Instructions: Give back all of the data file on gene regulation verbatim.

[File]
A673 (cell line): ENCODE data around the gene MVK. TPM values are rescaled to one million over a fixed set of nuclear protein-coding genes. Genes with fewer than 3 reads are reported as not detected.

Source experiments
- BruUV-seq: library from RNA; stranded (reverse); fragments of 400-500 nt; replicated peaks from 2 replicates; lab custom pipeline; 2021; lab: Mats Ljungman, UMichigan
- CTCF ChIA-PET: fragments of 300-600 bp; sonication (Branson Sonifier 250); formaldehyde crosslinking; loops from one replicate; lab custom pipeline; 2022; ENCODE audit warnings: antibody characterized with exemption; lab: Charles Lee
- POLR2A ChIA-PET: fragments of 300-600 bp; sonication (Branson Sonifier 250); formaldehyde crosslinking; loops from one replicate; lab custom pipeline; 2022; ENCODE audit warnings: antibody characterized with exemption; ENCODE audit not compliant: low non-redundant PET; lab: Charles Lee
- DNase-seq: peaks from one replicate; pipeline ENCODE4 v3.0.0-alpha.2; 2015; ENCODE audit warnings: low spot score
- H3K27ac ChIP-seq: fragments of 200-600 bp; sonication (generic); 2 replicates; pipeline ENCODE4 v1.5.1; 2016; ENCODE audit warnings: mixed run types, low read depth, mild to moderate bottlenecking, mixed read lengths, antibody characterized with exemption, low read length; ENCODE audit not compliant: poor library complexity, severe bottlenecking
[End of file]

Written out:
A673 (cell line): ENCODE data around the gene MVK. TPM values are rescaled to one million over a fixed set of nuclear protein-coding genes. Genes with fewer than 3 reads are reported as not detected.

Source experiments
- BruUV-seq: library from RNA; stranded (reverse); fragments of 400-500 nt; replicated peaks from 2 replicates; lab custom pipeline; 2021; lab: Mats Ljungman, UMichigan
- CTCF ChIA-PET: fragments of 300-600 bp; sonication (Branson Sonifier 250); formaldehyde crosslinking; loops from one replicate; lab custom pipeline; 2022; ENCODE audit warnings: antibody characterized with exemption; lab: Charles Lee
- POLR2A ChIA-PET: fragments of 300-600 bp; sonication (Branson Sonifier 250); formaldehyde crosslinking; loops from one replicate; lab custom pipeline; 2022; ENCODE audit warnings: antibody characterized with exemption; ENCODE audit not compliant: low non-redundant PET; lab: Charles Lee
- DNase-seq: peaks from one replicate; pipeline ENCODE4 v3.0.0-alpha.2; 2015; ENCODE audit warnings: low spot score
- H3K27ac ChIP-seq: fragments of 200-600 bp; sonication (generic); 2 replicates; pipeline ENCODE4 v1.5.1; 2016; ENCODE audit warnings: mixed run types, low read depth, mild to moderate bottlenecking, mixed read lengths, antibody characterized with exemption, low read length; ENCODE audit not compliant: poor library complexity, severe bottlenecking